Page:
0 Comments · Wednesday, December 17, 2014
Mayor John Cranley recently announced he
is replacing Planning Commission Chair Caleb Faux with former Pleasant
Ridge Community Council President Dan Driehaus.
by Nick Swartsell
Posted In: News
at 10:22 AM | Permalink
Faux out as planning commission head; Silicon Cincy; Congressional budget has big deals for big banks, big donors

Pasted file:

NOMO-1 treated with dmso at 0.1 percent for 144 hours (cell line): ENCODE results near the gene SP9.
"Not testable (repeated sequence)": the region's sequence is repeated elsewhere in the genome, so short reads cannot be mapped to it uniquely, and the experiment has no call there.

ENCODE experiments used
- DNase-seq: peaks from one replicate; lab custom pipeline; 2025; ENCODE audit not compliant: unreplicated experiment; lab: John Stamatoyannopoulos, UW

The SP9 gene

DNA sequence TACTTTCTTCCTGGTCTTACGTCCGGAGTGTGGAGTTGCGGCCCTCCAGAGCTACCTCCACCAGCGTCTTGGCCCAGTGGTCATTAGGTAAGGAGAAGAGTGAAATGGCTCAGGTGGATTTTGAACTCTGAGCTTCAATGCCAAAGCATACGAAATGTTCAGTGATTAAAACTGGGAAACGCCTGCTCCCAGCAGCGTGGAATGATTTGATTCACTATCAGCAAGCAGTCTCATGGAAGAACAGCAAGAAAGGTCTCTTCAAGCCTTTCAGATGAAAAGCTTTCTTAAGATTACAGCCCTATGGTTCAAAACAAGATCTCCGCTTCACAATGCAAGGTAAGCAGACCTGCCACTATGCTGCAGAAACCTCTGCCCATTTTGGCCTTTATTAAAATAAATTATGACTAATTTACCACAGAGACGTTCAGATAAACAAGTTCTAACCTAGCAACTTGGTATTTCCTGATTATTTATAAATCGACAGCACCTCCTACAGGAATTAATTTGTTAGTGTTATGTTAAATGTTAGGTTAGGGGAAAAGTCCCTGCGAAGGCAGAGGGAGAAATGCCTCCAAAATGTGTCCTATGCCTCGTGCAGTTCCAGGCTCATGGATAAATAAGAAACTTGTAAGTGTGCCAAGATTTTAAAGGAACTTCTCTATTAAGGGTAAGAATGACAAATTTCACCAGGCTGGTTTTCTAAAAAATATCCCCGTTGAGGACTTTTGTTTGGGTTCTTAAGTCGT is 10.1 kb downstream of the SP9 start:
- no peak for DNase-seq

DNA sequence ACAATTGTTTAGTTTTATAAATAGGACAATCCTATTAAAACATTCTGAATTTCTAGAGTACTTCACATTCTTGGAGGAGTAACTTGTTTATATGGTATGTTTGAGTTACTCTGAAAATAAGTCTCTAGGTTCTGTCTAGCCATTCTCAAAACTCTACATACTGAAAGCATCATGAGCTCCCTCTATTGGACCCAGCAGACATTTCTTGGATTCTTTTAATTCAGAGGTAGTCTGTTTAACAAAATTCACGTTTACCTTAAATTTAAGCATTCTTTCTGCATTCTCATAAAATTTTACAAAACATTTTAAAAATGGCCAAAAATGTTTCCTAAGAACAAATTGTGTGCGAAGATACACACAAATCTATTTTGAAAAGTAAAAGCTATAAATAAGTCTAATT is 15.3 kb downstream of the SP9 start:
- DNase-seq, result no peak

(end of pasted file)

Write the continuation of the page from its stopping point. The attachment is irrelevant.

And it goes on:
Morning all. It’s Friday, I’m almost finished with a couple big stories for next week and I’m warm and cozy next to my portable fireplace (read: space heater). Things are looking up.Let’s talk about news. Mayor John Cranley recently announced he is replacing Planning Commission Chair Caleb Faux with former Pleasant Ridge Community Council President Dan Driehaus. Last month, Faux and Cranley got into a tiff after City Manager Harry Black removed a provision from the planning commission’s agenda that would have preserved the possibility of commuter rail in the city’s plans for Wasson Way on the East Side. Faux accused Cranley, who is no fan of rail projects, of trying to block future light rail along Wasson Way. Cranley said he simply wanted to give more time for consideration of the measure.Cranley said the move wasn't a reflection on Faux and that Driehaus is simply a better fit for the board. Council voted unanimously to approve Driehaus’ appointment.Faux fired back yesterday after Cranley announced his replacement. While Faux said Driehaus is capable and will do a good job, he painted the mayor as a foe of city planning attempts to create pedestrian-friendly, walkable neighborhoods and a friend of big developers. Faux and Cranley have been at odds for years on the subject of form-based versus use-based codes, going back to Oakley’s Center of Cincinnati development last decade. That development put a Target, Meijers and other big box stores in the neighborhood. Faux opposed the project."What the mayor seems to want is a planning commission that will accept his direction and won't be independent,” Faux told the Business Courier yesterday. “I think he has a philosophy that we need to be friendly to developers and that using land-use regulations as a way to shape the city is not a good idea."Cranley spokesman Kevin Osborne brushed off that criticism. He pointed to Cranley’s involvement in the creation of tax-increment financing districts for Over-the-Rhine and downtown while he was on City Council as evidence the mayor is invested in creating urban spaces. Pointing to redevelopment in OTR as a sign you’re not cozy with big developers is an interesting way to go. But I digress.• Also in City Hall news, Cranley announced yesterday he will appoint former congressman and Cincinnati Mayor Charlie Luken to the city’s port authority board. Luken, who was instrumental in creating the Cincinnati Center City Development Corporation, has strong ties in the Cincinnati business community. He’s also close with Cranley, and the move may be a way to improve strained relations between the port and City Hall.• Councilman Chris Seelbach yesterday announced a proposal to add people who are homeless to a list of those protected by the city’s hate crime laws. He also announced a second proposal adding $45,000 in funding for the city’s winter shelter in OTR. You can read more about both here.• Is Cincinnati the next Silicon Valley? The Huffington Post seems to think it’s possible. The blog cited Cincinnati as one of eight unexpected cities where investors are flocking. OTR-based business incubator The Brandery got a specific shout out, as did the city’s major Fortune 500 companies and its “All American Midwest” feel. Trigger warning: The term “flyover city” is used in reference to Cincy in this article.• Last night, the Ohio State Senate passed a bipartisan bill that would amend the state’s constitution and change the redistricting process for elections to the Ohio General Assembly. It took until 4 a.m. to reach the agreement, because the Senate parties hard. The amendment would create a seven-member board composed of the governor, state auditor, secretary of state and two legislators from each party. That is two more members than the current board, which is made up of two statewide office holders and three legislators. The 10-year district maps drawn by the board would need two votes from the minority party or they would come up for review after four years. The bill next goes to the Ohio House, where it is expected to pass.• Finally: Congress has agreed upon a budget, it seems, and the government won’t come to a grinding, weeks-long shutdown like it did last year. If you just leave it there and don’t think about it more than that, that’s good news. But looking into some of the budgetary sausage being made is a bit terrifying. Rolled up in the massive “CRomnibus” spending proposal (meaning continuing resolution plus omnibus spending bill) is a measure that would increase rich donors’ ability to give money to political parties. Currently, donors are limited to $97,200 as individuals. The new limit would be a seven-fold boost: $776,000. A married couple would be able to donate a jaw-dropping $3.1 million under the rule changes tucked into the shutdown-averting measure. Another worrisome measure would dismantle certain parts of the Dodd-Frank Act, which holds big banks accountable for reckless, risky financial dealings. In the simplest terms, the rules change would allow banks to keep certain risky assets in accounts insured by the federal government, leaving taxpayers on the hook for huge potential losses. As if we didn’t learn our lesson in 2008. The measures were last-minute concessions needed to win the votes of a number of conservative congressmen. It’s depressing to think that our options are either a complete lapse into governmental dysfunction or these gimmes to the nation’s most powerful financial interests, but there you have it. Have a fun Friday!